It is presumed that if a Jewish director spins a humorous story around Jewish characters, Jewish humor must be in play. The purpose of this chapter is first to outline several characteristics attributed to Jewish humor in traditional and more recent scholarship. These features will then serve as a framework for exploring the wit that pervades Alles auf Zucker!

Both in terms of content and technique, Alles auf Zucker! Establishing the type of humorous lens through which these relations are screened is critical, not only because it aids in understanding the mostly favorable reception this unlikely comedy has enjoyed in twenty-first century Germany and around the world,5 but also because it offers insights into the status of German-Jewish relations and Jewish life in Germany today from the perspective of this minority group.

He owes money to many lenders, has troubled relationships with his wife and children, and is in danger of gambling his way into homelessness. In fact, it took Levy over three years to secure financing for the film Biehl. After initially rejecting the script, the German broadcasting company Westdeutscher Rundfunk WDR finally decided to take on the project in Alles auf Zucker! Can the Shoah Be Funny? Some Thoughts on Recent and Older Films. If the brothers cannot reconcile, the money will be donated to the Jewish community in Berlin. As mentioned above, much like humor in general, Jewish humor had until recently been the subject of many anthologies but only limited scholarly debate.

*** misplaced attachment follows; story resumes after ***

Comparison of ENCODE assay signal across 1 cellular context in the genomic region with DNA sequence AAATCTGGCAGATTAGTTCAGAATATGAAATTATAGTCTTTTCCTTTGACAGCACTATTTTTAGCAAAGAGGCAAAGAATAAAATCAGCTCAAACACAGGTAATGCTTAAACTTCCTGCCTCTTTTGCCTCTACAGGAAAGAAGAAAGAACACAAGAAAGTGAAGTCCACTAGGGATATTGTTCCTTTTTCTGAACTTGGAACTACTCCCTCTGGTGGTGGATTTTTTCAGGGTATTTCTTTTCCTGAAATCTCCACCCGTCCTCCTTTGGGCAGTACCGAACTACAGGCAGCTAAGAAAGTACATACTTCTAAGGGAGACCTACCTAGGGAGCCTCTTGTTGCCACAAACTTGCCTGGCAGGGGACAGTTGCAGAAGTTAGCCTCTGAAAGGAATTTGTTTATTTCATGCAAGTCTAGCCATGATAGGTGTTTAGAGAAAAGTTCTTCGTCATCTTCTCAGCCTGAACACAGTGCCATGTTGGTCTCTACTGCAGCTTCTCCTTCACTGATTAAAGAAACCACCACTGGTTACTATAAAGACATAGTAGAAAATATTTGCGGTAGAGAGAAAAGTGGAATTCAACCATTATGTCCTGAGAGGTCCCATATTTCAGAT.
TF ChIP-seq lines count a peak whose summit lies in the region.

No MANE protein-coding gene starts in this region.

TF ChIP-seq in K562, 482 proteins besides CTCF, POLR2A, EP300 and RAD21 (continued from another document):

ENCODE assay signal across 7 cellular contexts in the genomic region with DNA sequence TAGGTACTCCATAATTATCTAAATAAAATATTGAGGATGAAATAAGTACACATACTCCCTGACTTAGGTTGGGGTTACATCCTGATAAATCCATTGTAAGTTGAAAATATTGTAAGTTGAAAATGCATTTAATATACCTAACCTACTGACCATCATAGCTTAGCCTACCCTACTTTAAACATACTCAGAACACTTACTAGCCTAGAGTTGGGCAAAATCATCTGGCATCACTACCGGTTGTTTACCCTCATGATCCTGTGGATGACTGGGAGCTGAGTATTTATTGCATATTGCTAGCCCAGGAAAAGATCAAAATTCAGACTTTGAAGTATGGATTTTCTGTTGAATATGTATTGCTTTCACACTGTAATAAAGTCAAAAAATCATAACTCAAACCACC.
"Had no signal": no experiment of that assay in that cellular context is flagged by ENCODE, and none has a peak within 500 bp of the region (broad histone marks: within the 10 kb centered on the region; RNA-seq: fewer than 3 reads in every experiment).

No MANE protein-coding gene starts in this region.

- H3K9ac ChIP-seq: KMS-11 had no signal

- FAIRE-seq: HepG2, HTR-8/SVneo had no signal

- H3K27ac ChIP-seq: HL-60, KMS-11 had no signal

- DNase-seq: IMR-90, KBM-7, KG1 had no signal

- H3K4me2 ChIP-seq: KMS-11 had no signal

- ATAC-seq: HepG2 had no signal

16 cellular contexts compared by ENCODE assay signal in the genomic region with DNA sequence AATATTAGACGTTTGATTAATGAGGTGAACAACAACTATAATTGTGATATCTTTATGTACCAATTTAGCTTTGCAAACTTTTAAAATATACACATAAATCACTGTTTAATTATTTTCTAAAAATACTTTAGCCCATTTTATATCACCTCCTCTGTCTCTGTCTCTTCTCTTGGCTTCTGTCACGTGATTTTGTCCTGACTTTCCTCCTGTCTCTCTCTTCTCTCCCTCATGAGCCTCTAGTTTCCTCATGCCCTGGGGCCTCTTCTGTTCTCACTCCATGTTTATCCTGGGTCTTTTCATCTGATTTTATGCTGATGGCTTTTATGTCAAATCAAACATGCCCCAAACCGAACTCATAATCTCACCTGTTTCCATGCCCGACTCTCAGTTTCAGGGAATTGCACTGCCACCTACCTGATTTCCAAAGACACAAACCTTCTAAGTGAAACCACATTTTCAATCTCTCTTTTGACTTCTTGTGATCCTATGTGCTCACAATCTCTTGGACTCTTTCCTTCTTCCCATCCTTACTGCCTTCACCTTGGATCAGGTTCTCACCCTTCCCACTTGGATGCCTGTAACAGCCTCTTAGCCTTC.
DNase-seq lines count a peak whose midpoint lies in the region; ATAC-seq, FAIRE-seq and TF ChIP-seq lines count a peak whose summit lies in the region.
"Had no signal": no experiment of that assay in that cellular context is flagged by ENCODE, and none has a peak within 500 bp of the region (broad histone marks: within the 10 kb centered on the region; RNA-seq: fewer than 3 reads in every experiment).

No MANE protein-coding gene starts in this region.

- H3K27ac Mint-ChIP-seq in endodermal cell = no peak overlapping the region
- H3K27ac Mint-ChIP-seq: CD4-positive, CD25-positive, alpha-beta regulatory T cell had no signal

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Even after few instances of Jewish humor can be found there. Broder, and the author Esther Dischereit. With the fall of the Berlin Wall and the vast immigration of Russian Jews to Germany in the s, however, Jewish artists, intellectuals, and authors are beginning to gain a more prominent voice in Germany, above all in its capital, Berlin.

The past two decades have been a period in which eastern and western Germans have had to negotiate their coexistence and reunification. In addition, Germans from the former East and West have had to adjust to an increase in minority residents and citizens, including Jews, whose population has grown from 10,, in to an estimated , today Knobloch. The reemergence of Jewish humor not only informs us about the status of these renegotiations, but it can also help set the tone for future efforts to establish a more normalized coexistence marked by mutual tolerance and respect.

It is also worth noting that the remarkable influx of the nineties has stalled since Germany limited the immigration of Russian Jews with the Immigration Act of Taberner traces the history of the term back to the Kohl era and highlights its particular importance for unified Germany. It includes the idea that because Germany continues to express remorse regarding its World War II and Holocaust crimes, it should be allowed to move beyond these admissions of guilt and to establish itself as a democratic, liberal, and tolerant nation. Particularly the dialectical workings of Jewish humor allow Alles auf Zucker!

In most discussions of Jewish humor, only one side of it is highlighted: its self-deprecating nature.